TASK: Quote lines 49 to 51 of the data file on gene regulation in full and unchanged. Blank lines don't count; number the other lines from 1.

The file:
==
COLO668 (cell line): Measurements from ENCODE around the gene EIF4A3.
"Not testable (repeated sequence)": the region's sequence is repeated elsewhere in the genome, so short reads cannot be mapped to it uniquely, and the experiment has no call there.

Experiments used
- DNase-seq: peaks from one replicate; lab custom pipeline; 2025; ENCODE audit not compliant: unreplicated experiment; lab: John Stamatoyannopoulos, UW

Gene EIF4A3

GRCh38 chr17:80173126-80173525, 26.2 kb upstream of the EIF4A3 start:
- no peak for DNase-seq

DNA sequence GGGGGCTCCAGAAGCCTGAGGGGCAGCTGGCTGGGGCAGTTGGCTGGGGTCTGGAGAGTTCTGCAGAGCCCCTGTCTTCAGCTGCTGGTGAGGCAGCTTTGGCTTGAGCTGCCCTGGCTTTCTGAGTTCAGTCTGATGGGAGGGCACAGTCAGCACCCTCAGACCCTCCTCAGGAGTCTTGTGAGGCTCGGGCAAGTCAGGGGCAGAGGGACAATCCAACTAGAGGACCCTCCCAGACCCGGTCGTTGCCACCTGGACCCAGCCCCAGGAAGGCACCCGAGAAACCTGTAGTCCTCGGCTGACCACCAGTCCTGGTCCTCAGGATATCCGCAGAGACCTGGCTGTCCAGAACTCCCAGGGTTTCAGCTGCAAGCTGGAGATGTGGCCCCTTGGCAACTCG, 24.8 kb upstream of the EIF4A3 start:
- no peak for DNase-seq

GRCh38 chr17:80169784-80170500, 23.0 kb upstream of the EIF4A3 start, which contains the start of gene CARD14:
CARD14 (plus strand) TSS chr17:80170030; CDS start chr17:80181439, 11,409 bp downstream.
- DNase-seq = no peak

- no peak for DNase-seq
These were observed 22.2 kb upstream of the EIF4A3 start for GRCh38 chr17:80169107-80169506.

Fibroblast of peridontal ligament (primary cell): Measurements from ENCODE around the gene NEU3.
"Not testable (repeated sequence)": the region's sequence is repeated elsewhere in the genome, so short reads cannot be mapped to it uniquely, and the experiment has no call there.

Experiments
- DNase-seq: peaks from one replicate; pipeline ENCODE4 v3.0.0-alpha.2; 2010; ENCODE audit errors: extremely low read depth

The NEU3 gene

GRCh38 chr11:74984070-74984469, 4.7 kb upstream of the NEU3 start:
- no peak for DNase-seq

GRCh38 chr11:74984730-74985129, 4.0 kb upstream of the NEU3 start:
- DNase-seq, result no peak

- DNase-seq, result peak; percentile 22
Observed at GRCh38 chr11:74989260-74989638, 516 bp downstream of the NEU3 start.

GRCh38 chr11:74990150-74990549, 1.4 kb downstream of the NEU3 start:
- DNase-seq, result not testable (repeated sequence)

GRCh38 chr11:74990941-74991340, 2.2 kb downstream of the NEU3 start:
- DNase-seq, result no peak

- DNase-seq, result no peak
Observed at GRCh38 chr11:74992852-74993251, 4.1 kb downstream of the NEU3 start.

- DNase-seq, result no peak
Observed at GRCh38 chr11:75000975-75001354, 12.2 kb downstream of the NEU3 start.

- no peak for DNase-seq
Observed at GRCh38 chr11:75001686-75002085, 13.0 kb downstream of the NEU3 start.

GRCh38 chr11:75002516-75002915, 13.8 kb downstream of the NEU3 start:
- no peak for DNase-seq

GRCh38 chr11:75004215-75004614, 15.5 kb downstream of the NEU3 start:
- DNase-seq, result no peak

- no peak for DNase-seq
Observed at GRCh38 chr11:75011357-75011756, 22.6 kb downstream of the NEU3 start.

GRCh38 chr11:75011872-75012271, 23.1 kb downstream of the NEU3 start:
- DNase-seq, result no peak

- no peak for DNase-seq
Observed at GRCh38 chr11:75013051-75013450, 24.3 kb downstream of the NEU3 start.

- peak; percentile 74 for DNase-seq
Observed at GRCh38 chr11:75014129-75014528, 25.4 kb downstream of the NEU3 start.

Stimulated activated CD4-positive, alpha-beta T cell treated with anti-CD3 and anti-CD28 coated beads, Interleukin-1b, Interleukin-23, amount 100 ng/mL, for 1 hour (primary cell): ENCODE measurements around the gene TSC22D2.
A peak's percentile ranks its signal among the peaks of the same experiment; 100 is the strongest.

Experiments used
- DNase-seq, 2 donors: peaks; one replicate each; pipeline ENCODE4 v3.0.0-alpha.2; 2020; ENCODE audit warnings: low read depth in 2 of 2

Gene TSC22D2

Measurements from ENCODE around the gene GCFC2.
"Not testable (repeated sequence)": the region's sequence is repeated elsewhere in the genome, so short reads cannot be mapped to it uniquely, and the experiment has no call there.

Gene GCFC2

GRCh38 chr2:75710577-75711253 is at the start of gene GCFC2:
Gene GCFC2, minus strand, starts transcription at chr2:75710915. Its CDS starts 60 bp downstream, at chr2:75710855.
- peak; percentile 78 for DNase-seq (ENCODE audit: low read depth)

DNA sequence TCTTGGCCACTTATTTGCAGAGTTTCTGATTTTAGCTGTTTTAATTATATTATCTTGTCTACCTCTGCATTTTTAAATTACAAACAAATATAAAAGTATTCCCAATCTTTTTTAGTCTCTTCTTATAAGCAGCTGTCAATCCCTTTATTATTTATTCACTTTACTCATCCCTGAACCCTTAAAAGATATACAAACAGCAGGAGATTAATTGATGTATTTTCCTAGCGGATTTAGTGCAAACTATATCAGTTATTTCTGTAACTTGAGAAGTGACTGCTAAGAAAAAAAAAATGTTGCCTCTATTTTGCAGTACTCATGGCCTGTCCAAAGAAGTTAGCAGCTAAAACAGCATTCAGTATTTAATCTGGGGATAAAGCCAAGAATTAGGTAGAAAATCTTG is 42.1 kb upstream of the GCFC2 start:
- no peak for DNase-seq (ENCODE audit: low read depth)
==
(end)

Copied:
A peak's percentile ranks its signal among the peaks of the same experiment; 100 is the strongest.

Experiments used
- DNase-seq, 2 donors: peaks; one replicate each; pipeline ENCODE4 v3.0.0-alpha.2; 2020; ENCODE audit warnings: low read depth in 2 of 2